One of the most interesting yet enigmatic high school bats in the 2016 MLB Draft belongs to Will Benson,a high school outfielder/first baseman from the Atlanta area. Benson has the physical tools of a pure first round pick, but even with just three weeks to go before the draft it is uncertain where he will land.
We will start with the certainties. Benson is a 6-5 (or 6-6, depending on the source) 225 pound left-handed hitter born June 16th, 1998. All the physical attributes are here: above-average raw power and physical strength, above-average running speed, above-average arm strength. Although he has played first base he has considerable experience in center field; in pro ball he projects best in right, where his arm and range will play well. His makeup is considered strong and he is an excellent student with a commitment to Duke University.
Given his tools, makeup, and geographic background, he draws inevitable conclusions to Jason Heyward. You'll read that in every article about Benson and it is unavoidable.
Sounds like a first-rounder, but questions about Benson's bat throw doubt into the mix. Benson's bat speed is considered excellent, but his hitting mechanics are doubtful, or at least inconsistent. All sources agree they are less than ideal, although their descriptions on the exact nature of the problem vary.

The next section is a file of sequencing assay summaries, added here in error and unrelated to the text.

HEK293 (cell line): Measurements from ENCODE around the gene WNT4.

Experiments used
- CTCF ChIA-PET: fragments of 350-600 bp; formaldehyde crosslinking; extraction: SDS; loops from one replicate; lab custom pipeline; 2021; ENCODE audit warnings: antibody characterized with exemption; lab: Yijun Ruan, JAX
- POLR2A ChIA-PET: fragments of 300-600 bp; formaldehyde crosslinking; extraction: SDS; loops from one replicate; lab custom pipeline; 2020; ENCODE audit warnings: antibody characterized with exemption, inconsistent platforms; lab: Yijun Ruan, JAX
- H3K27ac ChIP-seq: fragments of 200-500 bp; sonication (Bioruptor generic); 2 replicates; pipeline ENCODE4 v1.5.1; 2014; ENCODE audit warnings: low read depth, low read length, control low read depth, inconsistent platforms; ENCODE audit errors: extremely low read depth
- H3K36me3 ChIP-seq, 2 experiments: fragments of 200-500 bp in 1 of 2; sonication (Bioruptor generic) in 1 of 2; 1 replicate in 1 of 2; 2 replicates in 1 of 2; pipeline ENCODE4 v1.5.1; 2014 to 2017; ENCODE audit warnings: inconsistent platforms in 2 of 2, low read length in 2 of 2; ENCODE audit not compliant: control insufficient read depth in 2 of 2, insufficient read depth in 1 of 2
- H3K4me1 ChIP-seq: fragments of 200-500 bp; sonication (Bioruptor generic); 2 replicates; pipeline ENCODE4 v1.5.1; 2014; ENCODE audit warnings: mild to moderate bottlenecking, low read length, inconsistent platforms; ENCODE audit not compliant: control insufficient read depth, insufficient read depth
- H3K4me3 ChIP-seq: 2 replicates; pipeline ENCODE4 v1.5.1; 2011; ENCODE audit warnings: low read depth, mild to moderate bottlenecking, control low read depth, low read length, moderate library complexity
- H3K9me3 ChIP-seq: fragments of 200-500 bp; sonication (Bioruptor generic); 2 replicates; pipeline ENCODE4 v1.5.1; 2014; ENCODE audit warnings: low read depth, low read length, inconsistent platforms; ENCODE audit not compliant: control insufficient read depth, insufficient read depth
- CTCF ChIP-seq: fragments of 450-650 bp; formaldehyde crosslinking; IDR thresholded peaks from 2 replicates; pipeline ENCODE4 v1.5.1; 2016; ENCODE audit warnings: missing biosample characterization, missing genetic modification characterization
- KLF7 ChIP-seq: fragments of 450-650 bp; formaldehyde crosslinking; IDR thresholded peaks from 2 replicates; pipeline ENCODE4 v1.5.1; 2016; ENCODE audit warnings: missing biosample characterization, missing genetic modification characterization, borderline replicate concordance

From Baseball America:
Benson showed plus-plus raw power throughout the summer, though his ability to get to his power is still a question due to concerns that some scouts have about his hitting ability. Benson does not consistently use his lower half, forcing him to commit to swinging at pitches early. His bat path can be a bit steep, leading to a tendency to roll over pitches and hit them on the ground with topspin.
He's at his best when he uses a short stroke, though he falls into the trap of trying to do too much at times. He hasn't had a great spring with the bat but still has enough offensive upside and all-around potential to go in the first round.
Benson's lefthanded swing is almost unnaturally short and has a severe cutoff out front. That lack of extension will create issues with Benson in the future with both his power potential and his plate coverage if it can't be corrected. The bat speed and strength at contact are unmistakable, however.
Pro coaching may or may not enable Benson to make necessary adjustments. How teams assess his hitting risk, in combination with his Duke commitment and bonus demands, will determine where he lands. On physical talent alone he is a first rounder, but the uncertainties mean he could rank anywhere from the 15-20 range all the way down to the second round.